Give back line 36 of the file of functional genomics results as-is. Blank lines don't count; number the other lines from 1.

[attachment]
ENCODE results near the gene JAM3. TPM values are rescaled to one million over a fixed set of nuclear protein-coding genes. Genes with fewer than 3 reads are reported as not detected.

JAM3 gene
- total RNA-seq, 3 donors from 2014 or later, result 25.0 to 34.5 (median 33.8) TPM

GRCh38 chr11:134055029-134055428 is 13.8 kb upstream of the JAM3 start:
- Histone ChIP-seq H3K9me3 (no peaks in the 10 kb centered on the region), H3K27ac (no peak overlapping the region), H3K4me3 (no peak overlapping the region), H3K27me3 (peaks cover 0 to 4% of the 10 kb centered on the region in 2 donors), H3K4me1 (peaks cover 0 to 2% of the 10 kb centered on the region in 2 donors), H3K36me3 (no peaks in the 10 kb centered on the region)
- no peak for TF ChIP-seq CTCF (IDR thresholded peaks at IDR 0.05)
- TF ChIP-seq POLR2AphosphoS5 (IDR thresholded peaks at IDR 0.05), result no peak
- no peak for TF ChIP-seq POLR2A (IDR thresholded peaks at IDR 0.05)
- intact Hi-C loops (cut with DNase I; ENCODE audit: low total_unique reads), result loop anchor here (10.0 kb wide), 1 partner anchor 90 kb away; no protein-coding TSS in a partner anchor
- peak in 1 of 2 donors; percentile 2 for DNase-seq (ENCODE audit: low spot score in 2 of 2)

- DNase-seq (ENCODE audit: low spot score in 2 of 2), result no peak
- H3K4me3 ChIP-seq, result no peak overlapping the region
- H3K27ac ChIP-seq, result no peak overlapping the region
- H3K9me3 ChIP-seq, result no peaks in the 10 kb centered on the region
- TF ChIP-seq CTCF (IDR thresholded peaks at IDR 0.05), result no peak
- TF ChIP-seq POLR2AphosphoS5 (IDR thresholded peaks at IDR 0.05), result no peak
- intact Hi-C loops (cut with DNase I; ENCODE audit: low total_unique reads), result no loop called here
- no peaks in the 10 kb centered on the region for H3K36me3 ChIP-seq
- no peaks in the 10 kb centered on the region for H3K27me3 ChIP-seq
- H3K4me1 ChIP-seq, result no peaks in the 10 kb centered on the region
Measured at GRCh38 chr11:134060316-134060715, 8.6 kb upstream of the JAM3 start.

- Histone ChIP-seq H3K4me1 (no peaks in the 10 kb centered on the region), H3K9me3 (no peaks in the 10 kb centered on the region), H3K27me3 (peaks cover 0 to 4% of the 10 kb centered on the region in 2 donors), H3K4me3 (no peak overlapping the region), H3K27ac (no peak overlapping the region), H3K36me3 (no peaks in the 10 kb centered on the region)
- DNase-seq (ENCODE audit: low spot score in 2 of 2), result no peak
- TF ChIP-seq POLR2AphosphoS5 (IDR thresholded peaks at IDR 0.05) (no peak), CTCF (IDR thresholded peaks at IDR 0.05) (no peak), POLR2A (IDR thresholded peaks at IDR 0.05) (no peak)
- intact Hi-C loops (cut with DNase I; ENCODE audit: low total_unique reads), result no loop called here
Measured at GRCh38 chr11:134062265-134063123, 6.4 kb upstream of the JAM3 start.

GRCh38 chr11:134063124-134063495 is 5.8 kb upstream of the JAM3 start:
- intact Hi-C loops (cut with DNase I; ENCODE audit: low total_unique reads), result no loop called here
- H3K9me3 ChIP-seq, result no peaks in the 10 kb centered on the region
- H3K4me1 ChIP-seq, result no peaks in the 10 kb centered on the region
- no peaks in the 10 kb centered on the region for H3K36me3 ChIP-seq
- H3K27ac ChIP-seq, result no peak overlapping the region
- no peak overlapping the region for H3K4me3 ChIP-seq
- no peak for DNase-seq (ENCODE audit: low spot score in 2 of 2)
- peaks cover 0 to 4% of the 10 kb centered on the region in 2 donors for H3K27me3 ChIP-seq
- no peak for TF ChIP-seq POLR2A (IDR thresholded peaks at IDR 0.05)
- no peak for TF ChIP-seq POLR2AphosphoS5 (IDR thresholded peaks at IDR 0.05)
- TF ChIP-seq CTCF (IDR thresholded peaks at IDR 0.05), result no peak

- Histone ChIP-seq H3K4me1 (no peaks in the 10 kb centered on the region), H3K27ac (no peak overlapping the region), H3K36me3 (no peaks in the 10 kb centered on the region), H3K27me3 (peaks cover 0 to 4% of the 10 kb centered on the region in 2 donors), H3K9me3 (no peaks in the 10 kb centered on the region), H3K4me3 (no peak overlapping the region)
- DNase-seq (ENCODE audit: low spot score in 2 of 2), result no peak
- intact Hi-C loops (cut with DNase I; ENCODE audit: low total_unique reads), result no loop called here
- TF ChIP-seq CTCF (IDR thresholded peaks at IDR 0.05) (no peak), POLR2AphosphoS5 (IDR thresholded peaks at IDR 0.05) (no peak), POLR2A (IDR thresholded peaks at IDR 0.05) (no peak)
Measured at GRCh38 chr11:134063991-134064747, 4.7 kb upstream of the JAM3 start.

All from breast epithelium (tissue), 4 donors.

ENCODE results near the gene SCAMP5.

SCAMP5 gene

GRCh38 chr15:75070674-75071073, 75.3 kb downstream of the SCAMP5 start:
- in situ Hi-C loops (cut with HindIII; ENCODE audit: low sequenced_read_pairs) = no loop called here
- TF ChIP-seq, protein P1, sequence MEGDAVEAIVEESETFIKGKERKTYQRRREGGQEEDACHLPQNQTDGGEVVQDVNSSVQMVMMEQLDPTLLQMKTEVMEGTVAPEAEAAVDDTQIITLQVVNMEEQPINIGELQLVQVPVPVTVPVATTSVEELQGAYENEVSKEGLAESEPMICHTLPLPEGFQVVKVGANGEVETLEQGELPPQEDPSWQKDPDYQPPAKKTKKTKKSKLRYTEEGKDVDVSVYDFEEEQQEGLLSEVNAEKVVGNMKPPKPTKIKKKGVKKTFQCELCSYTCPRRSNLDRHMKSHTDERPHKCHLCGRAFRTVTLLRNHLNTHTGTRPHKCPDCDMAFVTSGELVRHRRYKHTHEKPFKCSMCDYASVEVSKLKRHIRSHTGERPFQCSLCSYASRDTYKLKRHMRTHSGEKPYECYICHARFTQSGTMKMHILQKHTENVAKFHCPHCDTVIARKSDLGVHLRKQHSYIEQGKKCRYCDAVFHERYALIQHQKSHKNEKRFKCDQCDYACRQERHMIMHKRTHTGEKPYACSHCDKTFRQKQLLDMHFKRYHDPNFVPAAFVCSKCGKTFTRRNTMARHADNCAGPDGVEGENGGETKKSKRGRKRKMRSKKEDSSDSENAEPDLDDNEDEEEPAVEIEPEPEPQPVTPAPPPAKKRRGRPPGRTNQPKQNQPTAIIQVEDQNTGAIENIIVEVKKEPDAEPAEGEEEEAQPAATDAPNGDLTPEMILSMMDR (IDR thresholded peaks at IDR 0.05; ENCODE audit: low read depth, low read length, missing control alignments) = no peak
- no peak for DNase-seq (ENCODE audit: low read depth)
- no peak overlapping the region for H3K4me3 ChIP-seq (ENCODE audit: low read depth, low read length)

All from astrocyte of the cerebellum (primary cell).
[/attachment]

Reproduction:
- no peak for TF ChIP-seq POLR2A (IDR thresholded peaks at IDR 0.05)